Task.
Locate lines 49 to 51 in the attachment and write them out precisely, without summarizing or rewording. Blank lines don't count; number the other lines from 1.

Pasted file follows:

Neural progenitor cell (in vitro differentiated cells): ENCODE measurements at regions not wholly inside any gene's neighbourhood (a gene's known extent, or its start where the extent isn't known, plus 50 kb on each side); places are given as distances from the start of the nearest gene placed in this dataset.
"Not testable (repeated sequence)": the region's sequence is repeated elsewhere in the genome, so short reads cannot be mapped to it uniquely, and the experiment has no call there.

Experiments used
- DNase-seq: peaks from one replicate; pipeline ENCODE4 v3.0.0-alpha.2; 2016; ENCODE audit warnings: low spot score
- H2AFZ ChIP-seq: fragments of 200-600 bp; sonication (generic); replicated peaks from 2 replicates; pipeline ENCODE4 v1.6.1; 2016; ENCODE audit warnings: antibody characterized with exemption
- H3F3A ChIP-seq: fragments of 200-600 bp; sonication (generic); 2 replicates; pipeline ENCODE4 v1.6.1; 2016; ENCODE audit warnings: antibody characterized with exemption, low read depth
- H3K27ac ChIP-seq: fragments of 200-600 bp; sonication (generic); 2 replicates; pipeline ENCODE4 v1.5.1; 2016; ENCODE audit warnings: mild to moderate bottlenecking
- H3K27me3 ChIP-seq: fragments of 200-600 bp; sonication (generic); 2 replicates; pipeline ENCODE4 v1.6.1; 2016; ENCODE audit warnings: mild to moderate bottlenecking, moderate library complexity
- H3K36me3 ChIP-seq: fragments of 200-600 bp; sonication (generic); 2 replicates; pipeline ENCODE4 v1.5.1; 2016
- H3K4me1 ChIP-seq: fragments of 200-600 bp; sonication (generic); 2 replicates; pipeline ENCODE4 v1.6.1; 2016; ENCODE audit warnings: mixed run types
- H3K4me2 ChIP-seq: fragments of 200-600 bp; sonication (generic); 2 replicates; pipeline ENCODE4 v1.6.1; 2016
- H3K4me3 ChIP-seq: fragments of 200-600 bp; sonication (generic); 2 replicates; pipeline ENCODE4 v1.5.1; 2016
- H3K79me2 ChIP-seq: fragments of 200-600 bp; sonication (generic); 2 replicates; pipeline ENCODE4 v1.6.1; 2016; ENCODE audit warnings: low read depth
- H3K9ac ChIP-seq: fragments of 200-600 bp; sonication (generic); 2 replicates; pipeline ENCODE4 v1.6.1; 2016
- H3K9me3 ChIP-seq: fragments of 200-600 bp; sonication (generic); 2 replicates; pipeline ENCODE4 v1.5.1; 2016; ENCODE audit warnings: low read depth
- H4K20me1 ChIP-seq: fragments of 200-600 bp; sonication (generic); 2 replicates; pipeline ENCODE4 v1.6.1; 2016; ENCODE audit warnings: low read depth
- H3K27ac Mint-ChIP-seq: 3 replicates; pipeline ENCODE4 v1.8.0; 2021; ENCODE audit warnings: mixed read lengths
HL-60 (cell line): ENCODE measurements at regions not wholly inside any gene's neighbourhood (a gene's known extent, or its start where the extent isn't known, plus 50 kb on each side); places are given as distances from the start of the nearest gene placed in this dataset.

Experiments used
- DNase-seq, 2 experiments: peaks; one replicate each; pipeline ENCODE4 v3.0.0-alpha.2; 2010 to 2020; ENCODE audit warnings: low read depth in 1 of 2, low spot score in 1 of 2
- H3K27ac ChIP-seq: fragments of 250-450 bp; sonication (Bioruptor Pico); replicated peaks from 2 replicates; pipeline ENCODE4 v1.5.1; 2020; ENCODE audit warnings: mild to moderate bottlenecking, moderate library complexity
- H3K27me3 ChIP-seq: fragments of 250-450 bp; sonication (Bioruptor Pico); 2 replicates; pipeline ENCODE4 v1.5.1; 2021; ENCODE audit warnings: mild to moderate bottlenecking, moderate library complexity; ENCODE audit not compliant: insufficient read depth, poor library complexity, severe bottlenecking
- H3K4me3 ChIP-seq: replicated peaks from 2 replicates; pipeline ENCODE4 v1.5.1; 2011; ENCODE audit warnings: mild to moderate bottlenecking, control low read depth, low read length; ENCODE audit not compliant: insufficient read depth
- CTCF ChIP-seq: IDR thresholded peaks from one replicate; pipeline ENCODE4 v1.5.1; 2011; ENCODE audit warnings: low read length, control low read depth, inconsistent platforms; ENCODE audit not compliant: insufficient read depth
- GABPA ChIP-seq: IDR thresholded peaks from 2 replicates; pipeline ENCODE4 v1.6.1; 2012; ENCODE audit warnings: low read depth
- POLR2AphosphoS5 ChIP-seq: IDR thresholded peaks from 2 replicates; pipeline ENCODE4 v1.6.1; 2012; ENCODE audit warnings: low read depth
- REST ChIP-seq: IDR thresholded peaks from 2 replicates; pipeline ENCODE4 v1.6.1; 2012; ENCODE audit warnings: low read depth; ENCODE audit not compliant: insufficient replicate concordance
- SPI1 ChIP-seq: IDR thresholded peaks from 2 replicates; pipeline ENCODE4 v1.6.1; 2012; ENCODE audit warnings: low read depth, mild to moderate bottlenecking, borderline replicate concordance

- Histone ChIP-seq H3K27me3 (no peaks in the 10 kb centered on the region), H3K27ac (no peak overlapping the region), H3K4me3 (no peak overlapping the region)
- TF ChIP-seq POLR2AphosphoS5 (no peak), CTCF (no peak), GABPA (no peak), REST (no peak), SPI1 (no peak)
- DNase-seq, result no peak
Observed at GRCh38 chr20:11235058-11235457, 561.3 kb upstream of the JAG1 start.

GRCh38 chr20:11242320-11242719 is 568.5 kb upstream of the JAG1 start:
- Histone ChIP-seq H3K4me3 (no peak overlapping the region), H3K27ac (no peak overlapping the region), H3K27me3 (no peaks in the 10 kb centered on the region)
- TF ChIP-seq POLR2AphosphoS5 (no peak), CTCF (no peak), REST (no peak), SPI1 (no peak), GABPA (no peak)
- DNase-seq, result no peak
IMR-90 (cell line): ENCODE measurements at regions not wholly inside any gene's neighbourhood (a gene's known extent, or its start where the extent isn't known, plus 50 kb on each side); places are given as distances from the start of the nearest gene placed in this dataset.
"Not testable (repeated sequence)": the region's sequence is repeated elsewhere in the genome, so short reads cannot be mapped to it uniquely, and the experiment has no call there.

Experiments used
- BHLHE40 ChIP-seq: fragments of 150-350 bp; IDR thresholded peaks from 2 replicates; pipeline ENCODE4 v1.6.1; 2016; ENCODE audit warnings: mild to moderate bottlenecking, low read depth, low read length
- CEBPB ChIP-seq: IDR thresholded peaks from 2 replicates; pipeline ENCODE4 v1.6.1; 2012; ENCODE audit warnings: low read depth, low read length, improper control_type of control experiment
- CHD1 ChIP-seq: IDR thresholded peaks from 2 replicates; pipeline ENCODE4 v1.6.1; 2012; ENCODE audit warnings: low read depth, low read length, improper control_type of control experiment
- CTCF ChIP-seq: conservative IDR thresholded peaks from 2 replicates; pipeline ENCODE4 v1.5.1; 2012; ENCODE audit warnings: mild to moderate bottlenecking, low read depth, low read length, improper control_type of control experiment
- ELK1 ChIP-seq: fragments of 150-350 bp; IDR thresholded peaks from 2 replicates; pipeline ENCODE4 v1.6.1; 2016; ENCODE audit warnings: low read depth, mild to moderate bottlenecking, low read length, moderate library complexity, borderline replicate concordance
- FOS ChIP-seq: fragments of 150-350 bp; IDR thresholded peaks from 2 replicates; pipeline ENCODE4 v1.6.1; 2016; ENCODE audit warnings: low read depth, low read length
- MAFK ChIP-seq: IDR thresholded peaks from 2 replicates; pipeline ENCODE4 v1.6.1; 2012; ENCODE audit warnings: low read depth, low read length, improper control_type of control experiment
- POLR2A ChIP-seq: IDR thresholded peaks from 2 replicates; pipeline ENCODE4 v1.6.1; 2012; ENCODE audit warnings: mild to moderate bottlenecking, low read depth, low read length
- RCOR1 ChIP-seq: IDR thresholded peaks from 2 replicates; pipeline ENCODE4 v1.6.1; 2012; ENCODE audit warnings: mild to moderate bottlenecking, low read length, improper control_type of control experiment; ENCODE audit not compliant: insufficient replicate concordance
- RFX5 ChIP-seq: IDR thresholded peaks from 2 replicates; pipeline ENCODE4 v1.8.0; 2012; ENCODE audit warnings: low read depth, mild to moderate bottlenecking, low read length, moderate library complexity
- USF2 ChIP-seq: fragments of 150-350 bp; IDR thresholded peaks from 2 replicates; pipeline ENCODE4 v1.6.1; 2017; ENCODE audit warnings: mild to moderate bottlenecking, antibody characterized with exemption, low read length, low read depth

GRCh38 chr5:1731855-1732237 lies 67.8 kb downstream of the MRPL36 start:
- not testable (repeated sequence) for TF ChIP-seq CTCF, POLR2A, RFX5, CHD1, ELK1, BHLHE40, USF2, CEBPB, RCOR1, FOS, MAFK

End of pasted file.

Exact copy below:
- RFX5 ChIP-seq: IDR thresholded peaks from 2 replicates; pipeline ENCODE4 v1.8.0; 2012; ENCODE audit warnings: low read depth, mild to moderate bottlenecking, low read length, moderate library complexity
- USF2 ChIP-seq: fragments of 150-350 bp; IDR thresholded peaks from 2 replicates; pipeline ENCODE4 v1.6.1; 2017; ENCODE audit warnings: mild to moderate bottlenecking, antibody characterized with exemption, low read length, low read depth

GRCh38 chr5:1731855-1732237 lies 67.8 kb downstream of the MRPL36 start: